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Blogging for Mental Health and Psychology 2010

Blogging for Mental Health and Psychology 2010

The [American Psychological Association’s] Your Mind, Your Body “Mental Health Month” Blog Party represents the aim of APA’s bloggers to bring mental health writing to the web.

We love that the American Psychological Association (APA) has decided to designate today as some sort of “blog party” to increase mental health awareness, but their press release and related marketing materials on this “blog party” make it pretty clear they don’t have a clue. I’ve never seen bloggers “organized” through a press release before.

First of all, it kind of sounds like the APA doesn’t believe there’s any mental health writing on the web. Of course, nothing could be further from the truth… Mental health writing has been on the web for years! Some of the best writing has been in independent blogs, like Furious Seasons (which has sadly gone AWOL), The Last Psychiatrist, The Carlat Psychiatry Blog, Dr. Deb, and The Trouble with Spikol. You can’t “bring” something “to the web” which has already been around for years and years.

And of course, Psych Central has been writing nonstop about psychology and mental health issues for the past 15 years (and blogging about them for 10). We are the relentless, independent (and sometimes cranky) voice in mental health. You better believe we’re committed to reaching as many people in this world as possible, helping them better understand a mental health concern, and best of all, providing a safe and supportive environment where they can share emotional support with one another.

If the American Psychological Association (APA) really wanted to “organize” bloggers, I wish they actually reached out to individual bloggers directly rather than through a press release. We would also like to see something like this — promoting mental health awareness through independent bloggers — done in a more organizational-agnostic manner.

Why not reach out across the aisle directly to all the major mental health nonprofits, to the American Psychiatric Association, to the National Association of Social Workers, to the UK’s Mind and other international charities, and even to organizations like the Psychiatric Times and Psych Central, develop an agnostic badge, and link it back to an independent psycho-educational website at its own domain? As it stands today, this great idea appears to be a nice way not only to generate awareness about psychology and mental health issues, but also to drive traffic back to the APA’s own blog.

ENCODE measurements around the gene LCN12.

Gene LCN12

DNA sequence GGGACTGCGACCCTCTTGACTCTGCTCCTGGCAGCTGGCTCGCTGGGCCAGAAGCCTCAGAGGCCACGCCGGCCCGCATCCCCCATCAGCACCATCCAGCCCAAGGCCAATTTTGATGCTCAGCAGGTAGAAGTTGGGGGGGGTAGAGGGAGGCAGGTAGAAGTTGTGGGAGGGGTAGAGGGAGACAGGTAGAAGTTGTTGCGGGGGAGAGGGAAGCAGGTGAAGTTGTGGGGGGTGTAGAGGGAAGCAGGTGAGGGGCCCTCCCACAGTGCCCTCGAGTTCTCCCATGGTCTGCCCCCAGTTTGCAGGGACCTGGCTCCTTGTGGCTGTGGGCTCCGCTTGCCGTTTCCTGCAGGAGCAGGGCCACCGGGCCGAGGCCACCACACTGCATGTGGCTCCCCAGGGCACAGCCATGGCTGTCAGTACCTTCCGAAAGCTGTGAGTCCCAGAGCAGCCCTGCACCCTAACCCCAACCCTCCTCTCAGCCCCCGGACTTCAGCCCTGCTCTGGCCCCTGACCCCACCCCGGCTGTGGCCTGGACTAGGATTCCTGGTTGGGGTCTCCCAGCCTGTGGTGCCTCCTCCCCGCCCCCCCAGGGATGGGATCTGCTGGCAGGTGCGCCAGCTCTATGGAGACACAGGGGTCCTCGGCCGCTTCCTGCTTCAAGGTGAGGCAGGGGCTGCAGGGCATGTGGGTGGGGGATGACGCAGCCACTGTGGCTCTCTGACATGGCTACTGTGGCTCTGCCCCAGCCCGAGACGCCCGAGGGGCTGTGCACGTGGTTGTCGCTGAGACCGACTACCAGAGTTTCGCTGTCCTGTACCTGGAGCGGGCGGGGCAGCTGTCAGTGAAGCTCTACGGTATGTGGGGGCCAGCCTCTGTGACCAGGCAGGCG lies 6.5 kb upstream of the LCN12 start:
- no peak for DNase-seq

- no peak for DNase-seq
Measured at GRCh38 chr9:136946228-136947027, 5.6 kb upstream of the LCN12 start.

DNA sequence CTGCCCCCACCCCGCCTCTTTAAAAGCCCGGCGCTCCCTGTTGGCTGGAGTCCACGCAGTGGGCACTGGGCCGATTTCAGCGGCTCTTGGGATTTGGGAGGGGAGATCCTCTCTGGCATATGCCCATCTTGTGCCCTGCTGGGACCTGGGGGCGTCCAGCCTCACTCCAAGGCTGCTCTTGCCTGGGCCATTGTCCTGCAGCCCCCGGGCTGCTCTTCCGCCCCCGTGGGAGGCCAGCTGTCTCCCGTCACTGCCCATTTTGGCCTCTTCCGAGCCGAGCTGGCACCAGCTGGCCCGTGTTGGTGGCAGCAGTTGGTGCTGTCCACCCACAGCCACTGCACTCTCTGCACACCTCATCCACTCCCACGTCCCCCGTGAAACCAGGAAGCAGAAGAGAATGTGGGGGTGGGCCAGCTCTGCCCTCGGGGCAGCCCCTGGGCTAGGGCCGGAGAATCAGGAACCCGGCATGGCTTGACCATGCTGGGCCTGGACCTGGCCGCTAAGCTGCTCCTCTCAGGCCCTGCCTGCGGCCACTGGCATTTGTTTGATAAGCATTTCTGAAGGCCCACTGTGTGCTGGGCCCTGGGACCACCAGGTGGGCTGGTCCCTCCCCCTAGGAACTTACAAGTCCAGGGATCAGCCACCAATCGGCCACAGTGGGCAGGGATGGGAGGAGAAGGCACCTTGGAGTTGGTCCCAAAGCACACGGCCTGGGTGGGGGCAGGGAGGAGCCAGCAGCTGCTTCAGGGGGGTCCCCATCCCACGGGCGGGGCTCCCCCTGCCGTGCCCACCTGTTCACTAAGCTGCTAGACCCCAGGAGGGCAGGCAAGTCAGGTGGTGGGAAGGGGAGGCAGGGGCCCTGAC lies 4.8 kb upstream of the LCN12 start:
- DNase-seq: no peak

I often tire of the insular approach taken by professional organizations looking only to protect and promote their own turf, rather than looking out for what’s best for the person in need. Psychology’s great, don’t get me wrong (and yes, I understand the APA’s sole purpose is to promote the profession of psychology)! But psychology is just one of many professions that treat mental illness, and it’s silly to think that psychology has all the answers. It doesn’t. It has a lot of them, but only an integrative approach that encompasses all the professions can offer a patient the best treatment.

So I write this first “mental health blog party” entry of two minds — I love that we want to spread the word about mental health and help people find paths to happiness in this life. But I want to do so in a more global, comprehensive and inclusive manner. I want it not to be about psychology, or psychiatry, or social work, or pastoral counseling, or coaching — I want it to be about the patient. The person who seeks out help and wants help with the answers.

I want it to be about a conversation of equals — of clients being spoken to as true and equal partners in their change, with therapists, doctors and other professionals acting as the guides.

So on this first mental health “blog party,” I’d like readers to simply be aware that mental health treatment is available if you want it, and it takes many different forms. Find one that works for you or your loved one and stick with it. Embrace change.

Enjoy this party we call life.

Blogging for Mental Health and Psychology 2010

John M. Grohol, Psy.D.

Dr. John Grohol is the founder of Psych Central. He is a psychologist, author, researcher, and expert in mental health online, and has been writing about online behavior, mental health and psychology issues since 1995. Dr. Grohol has a Master's degree and doctorate in clinical psychology from Nova Southeastern University. Dr. Grohol sits on the editorial board of the journal Computers in Human Behavior and is a founding board member of the Society for Participatory Medicine. You can learn more about Dr. John Grohol here.

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APA Reference
Grohol, J. (2019). Blogging for Mental Health and Psychology 2010. Psych Central. Retrieved on December 2, 2020, from
Scientifically Reviewed
Last updated: 24 May 2019 (Originally: 18 May 2010)
Last reviewed: By a member of our scientific advisory board on 24 May 2019
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